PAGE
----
Wagner: Das Rheingold - van Zweden
Classical - Opera
Wagner: Das Rheingold
Matthias Goerne (Wotan)
Michelle DeYoung (Fricka)
Kim Begley (Loge)
Oleksandr Pushniak (Donner)
Charles Reid (Froh)
Anna Samuil (Freia)
Deborah Humble (Erda)
Peter Sidhom (Alberich)
David Cangelosi (Mime)
Kwangchul Youn (Fasolt)
Stephen Milling (Fafner)
Eri Nakamura (Woglinde)
Aurhelia Varak (Wellhunde)
Hermine Haselböck (Floßhilde)
Hong Kong Philharmonic Orchestra
Jaap van Zweden
First performed as a cycle of four operas in 1876, Wagner’s visionary Der Ring des Nibelungen (The Ring of the Nibelung) is one of the greatest works of art. Centred around a ring which offers its bearer ultimate power and the attempts of various people to acquire it, the Ring cycle explores the relationship between love and earthly power and the themes of yearning and loss, all within a setting of medieval legend. The Prologue Das Rheingold depicts the theft and subsequent surrender of the ring forged from the Rhinemaidens’ gold by the Nibelung dwarf Alberich.
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Review by Graham Williams - January 11, 2016
The Wagner bicentenary two years ago spawned a number of excellent recordings of his operas on both CD and SACD. Even the tetrology 'Der Ring des Nibelungen', for many the pinnacle of the composer's operatic achievements, received a new complete recording from Marek Janowski in Berlin, while Valery Gergiev and his Mariinsky forces have so far only reached the halfway stage in their planned cycle.
Now we have the start of a four-year project from the Dutch conductor Jaap van Zweden, the current music director of the Hong Kong Philharmonic Orchestra, to record one opera from the Ring every year to 2018. Like the versions listed above this new 'Das Rheingold' is also taken from concert performances, here given in Hong Kong Cultural Centre’s state-of-the-art Concert Hall (January 22nd and 24th, 2015). Jaap van Zweden is no stranger to Wagner – witness his very impressive live recording of Parsifal given in the Concertgebouw, Amsterdam in 2010 Wagner: Parsifal - van Zweden – and he has assembled an international cast of experienced Wagner singers for this venture, making this definitely a version to be reckoned with.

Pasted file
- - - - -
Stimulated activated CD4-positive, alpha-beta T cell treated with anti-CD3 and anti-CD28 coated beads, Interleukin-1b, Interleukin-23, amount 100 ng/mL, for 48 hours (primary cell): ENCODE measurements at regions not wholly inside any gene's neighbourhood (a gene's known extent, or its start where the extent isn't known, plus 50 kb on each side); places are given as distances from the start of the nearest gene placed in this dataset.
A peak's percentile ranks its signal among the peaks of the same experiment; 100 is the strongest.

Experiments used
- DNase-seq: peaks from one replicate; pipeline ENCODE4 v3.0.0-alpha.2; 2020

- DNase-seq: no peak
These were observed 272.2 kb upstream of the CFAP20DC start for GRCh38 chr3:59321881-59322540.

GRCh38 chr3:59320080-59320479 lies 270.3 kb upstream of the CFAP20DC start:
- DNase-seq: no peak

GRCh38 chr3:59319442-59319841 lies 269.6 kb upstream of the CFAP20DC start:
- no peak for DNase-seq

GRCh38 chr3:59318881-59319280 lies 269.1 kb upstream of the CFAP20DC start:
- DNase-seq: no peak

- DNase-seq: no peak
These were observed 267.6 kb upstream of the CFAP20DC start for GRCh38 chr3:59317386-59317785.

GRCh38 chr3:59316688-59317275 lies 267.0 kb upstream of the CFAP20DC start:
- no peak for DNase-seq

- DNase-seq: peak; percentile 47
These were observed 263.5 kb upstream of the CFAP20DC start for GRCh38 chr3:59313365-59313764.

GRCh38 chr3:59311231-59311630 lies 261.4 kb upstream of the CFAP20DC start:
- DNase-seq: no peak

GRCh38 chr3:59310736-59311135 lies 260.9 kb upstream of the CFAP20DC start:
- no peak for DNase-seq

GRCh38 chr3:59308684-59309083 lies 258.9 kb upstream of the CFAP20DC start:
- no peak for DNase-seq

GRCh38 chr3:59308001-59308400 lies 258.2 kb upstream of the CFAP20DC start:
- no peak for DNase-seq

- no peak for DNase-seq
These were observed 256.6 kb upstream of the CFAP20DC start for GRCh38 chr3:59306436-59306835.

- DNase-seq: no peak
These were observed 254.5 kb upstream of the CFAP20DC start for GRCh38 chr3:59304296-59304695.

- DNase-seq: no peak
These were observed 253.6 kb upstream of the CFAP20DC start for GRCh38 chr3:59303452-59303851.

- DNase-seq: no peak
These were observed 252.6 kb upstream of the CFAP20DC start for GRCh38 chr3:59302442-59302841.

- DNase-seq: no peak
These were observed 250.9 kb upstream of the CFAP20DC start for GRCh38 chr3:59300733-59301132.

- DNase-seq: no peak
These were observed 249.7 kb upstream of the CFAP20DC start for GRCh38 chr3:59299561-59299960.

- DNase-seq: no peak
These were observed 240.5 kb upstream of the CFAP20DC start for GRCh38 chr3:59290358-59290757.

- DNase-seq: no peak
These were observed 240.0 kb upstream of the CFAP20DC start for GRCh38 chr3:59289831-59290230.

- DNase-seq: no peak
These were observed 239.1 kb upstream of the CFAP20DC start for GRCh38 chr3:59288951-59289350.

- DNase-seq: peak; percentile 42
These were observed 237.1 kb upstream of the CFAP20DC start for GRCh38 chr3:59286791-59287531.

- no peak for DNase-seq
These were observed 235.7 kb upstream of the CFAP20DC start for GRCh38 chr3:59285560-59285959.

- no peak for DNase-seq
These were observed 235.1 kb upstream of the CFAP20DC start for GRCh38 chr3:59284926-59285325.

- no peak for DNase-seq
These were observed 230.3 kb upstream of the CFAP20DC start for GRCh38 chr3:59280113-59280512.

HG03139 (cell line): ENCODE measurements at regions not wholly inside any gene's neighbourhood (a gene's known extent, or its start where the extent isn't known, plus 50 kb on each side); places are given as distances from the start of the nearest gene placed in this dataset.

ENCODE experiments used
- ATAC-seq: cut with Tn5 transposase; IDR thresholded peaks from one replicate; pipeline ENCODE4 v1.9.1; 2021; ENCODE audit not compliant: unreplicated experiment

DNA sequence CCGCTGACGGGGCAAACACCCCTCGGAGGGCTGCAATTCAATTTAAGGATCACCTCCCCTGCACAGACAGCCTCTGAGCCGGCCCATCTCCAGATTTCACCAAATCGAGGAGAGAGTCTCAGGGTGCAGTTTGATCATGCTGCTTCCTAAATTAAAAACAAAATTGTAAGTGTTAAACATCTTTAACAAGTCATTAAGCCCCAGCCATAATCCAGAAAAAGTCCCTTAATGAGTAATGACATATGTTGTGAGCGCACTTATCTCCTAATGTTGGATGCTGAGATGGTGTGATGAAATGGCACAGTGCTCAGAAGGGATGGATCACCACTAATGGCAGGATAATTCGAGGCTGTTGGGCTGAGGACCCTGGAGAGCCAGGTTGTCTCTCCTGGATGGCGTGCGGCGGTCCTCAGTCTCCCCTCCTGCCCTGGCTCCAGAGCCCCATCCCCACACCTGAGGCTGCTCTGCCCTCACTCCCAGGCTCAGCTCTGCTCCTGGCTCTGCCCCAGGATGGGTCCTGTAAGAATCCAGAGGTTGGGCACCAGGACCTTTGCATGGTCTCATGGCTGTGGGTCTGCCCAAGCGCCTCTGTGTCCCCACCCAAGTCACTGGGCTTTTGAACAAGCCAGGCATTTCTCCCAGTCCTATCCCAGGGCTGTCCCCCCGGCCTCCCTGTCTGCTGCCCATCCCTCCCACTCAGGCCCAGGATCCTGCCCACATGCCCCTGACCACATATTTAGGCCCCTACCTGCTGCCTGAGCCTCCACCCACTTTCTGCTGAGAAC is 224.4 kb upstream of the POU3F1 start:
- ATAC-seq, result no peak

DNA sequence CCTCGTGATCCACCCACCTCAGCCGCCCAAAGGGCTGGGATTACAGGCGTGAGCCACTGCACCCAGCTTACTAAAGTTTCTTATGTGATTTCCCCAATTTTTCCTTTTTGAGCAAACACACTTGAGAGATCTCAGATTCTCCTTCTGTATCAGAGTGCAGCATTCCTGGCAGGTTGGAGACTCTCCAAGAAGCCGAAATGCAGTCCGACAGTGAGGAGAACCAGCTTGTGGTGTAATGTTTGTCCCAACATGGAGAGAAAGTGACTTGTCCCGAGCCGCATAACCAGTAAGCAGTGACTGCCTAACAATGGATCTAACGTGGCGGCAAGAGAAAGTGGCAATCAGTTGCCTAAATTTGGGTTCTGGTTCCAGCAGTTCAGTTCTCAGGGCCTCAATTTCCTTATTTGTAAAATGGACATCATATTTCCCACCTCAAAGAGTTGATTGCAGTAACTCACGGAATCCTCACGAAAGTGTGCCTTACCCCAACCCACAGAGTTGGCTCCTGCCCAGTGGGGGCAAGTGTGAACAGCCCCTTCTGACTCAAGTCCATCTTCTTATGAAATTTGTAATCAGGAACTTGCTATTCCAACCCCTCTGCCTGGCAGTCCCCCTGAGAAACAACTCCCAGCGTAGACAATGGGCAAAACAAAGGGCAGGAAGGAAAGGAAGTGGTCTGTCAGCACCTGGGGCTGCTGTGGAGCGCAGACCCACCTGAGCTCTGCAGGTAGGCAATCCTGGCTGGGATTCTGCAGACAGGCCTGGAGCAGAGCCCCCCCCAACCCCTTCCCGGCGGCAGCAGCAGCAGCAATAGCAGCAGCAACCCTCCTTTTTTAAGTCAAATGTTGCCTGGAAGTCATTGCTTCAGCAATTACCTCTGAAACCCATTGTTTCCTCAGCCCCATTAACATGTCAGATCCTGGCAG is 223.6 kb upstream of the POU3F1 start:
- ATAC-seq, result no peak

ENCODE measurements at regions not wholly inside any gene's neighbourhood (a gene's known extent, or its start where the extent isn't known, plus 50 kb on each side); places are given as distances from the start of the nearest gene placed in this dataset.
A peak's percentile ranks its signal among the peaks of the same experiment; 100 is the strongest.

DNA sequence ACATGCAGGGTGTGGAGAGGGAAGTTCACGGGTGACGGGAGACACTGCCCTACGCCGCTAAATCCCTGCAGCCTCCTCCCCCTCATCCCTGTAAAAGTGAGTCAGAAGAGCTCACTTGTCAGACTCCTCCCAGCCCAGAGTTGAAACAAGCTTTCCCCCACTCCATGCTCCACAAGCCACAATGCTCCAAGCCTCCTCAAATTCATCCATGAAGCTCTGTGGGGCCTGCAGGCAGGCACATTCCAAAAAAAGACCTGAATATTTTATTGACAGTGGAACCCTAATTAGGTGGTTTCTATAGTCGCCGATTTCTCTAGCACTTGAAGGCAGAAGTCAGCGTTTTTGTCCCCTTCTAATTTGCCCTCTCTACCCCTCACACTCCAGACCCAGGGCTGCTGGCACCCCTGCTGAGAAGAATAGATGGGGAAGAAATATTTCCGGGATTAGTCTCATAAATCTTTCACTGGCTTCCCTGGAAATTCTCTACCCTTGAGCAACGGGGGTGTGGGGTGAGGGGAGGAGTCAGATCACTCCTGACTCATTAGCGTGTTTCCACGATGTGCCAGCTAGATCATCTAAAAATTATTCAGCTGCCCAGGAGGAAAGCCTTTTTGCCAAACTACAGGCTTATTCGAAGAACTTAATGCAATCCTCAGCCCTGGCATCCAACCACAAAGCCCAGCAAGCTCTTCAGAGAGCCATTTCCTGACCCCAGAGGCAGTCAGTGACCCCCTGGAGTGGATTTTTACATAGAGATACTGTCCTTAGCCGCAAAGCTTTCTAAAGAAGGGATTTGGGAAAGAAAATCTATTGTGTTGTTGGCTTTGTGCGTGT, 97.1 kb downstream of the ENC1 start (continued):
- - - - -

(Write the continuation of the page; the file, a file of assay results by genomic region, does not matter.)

The dark vocal timbre of Matthias Goerne seems ideally suited for the role of Wotan and he brings to it the fine qualities familiar from his many lieder discs. His singing throughout has an enviable nobility and beauty of tone allied to immaculate diction and sensitive delivery of the text. He will surely become one of the great Wotans of his generation. As his spouse Michelle DeYoung combines youthful seductiveness with imperious power and her interactions with Goerne are gripping. It will be interesting to hear the development of these two characters in the next instalment, 'Die Walküre', due to be recorded in January 2016.
The vastly experienced Peter Sidhom captures the malevolent Alberich with great success. He manages to bring the drama of his many memorable stage performances to the concert hall, and if his portrayal occasionally verges on caricature this is a small price to pay for the vividness of his interpretation. David Cangelosi as Alberich's servile Nibelung brother avoids the vocal excesses of some Mimes heard on disc, and gives an intelligent and well sung account of the role.
Kim Begley beautifully nuanced Loge is also most welcome. His agile and graceful singing is matched with his feeling for the words. The Rhinemaidens too are an attractive trio and the Giants Fasolt and Fafner are also reliably sung by Kwangchul Youn and Stephen Milling respectively. Among the supporting cast the Australian Deborah Humble impresses with her imposing 'Weiche, Wotan, weiche!' though her fast vibrato will not suit all tastes. Only the Donner of Oleksandr Pushniak disappoints with his wobbly delivery of 'Heda! Heda! Hedo!' that is no match for the Donners heard on the Janowski and Gergiev versions to name but two.
The greatest praise, however, must surely be reserved for van Zweden's firm and unfussy direction of the splendid Hong Kong Philharmonic whose playing throughout shows them to be a very capable and responsive band. The conductor's unhurried pacing and eloquent unfolding of the score brought to mind the Wagner style of Rudolf Kempe – a view reinforced by noting the care with which van Zweden balances his forces and his avoidance of histrionics.
The recording (24-bit, 96kHz), from the capable hands of tonmeister Phil Rowlands (producer and engineer), whether heard in 2.0 PCM stereo or 5.1 DTS Master Audio surround is very fine indeed. There is a wide spread of sound between the speakers with both singers and orchestra given a tangible presence within a a warm acoustic ambience.
The opera is accommodated on a single Blu-ray disc and the advantage of being able to listen to the whole work (2' 33) in one uninterrupted span is,of course,invaluable. Though no libretto is provided with the disc, one can be downloaded from the Naxos website www.naxos.com/libretti/660374.htm. but only in German.
This most arresting beginning to Jaap van Zweden's Ring cycle will surely be welcomed by all ardent Wagnerites.
Copyright © 2016 Graham Williams and HRAudio.net